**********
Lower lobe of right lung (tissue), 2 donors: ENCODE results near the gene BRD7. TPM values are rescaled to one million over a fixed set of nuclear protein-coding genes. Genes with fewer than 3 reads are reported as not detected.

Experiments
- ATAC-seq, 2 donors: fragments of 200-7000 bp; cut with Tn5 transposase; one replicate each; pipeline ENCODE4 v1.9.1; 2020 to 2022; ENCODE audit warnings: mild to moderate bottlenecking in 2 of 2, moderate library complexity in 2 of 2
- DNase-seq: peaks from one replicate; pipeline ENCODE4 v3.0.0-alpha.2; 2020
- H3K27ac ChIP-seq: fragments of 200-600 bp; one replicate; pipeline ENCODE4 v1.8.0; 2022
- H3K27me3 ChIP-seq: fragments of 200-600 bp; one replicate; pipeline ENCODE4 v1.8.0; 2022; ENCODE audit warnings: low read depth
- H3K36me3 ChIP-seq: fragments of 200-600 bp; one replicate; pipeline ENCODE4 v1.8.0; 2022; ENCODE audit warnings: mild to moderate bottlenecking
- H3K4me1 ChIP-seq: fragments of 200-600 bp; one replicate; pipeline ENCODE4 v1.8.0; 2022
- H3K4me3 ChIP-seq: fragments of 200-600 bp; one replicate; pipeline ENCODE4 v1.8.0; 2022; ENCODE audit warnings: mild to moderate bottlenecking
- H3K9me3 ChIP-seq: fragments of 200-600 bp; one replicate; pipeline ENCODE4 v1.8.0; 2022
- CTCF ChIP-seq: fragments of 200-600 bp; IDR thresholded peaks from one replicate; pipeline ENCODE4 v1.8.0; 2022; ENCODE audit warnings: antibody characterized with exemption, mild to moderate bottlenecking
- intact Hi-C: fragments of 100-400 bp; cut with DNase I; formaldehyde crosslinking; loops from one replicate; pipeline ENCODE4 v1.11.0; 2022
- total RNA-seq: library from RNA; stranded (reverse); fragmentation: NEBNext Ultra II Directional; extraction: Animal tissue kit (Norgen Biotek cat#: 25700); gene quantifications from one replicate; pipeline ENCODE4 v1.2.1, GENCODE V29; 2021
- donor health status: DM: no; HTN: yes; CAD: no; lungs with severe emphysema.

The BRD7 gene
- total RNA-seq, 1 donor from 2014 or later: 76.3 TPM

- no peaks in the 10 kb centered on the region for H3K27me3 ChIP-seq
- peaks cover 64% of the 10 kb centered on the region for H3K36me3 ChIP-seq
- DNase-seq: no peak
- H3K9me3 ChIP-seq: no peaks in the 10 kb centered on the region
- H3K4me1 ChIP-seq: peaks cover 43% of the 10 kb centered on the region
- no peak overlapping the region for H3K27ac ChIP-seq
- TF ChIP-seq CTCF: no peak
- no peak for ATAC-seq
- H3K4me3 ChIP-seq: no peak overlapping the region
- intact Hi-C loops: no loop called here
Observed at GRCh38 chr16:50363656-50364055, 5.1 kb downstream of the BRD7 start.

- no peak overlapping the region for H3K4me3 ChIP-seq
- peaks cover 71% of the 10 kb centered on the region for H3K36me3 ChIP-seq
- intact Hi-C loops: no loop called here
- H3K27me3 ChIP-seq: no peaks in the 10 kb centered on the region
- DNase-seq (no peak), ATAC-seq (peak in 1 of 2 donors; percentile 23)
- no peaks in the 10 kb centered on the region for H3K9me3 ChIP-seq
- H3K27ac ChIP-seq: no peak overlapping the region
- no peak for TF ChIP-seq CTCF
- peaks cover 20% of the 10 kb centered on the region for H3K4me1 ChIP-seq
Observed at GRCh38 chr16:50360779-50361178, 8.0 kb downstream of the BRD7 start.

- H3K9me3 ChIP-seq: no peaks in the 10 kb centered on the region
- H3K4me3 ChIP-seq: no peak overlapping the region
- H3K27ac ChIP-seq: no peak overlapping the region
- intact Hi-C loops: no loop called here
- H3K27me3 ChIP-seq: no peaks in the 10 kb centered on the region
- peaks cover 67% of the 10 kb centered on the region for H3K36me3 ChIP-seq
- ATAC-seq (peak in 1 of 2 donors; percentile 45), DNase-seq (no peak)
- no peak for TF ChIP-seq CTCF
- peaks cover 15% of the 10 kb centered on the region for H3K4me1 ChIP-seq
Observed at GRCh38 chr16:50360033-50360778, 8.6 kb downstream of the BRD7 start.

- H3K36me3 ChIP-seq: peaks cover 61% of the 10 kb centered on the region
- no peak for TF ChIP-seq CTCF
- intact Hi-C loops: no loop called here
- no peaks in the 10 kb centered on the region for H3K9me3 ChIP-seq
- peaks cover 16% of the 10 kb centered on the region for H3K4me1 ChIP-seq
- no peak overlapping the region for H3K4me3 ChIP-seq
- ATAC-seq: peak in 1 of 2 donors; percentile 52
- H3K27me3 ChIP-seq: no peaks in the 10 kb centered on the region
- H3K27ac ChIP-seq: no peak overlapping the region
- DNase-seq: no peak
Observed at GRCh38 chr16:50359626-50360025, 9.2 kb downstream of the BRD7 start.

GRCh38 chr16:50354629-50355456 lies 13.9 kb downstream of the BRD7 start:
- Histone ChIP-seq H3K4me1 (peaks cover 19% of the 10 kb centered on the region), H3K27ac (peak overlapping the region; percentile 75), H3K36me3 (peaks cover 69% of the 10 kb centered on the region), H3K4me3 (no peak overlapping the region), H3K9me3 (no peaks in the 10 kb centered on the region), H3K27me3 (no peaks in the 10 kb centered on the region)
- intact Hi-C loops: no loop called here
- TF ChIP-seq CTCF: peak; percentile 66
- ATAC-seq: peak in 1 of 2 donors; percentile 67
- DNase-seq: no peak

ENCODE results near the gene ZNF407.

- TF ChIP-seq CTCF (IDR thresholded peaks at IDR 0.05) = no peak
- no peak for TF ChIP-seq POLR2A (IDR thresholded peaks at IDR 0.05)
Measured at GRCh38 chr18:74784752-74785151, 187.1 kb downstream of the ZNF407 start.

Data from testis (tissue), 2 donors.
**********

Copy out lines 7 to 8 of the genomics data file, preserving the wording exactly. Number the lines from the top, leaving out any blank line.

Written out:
- H3K36me3 ChIP-seq: fragments of 200-600 bp; one replicate; pipeline ENCODE4 v1.8.0; 2022; ENCODE audit warnings: mild to moderate bottlenecking
- H3K4me1 ChIP-seq: fragments of 200-600 bp; one replicate; pipeline ENCODE4 v1.8.0; 2022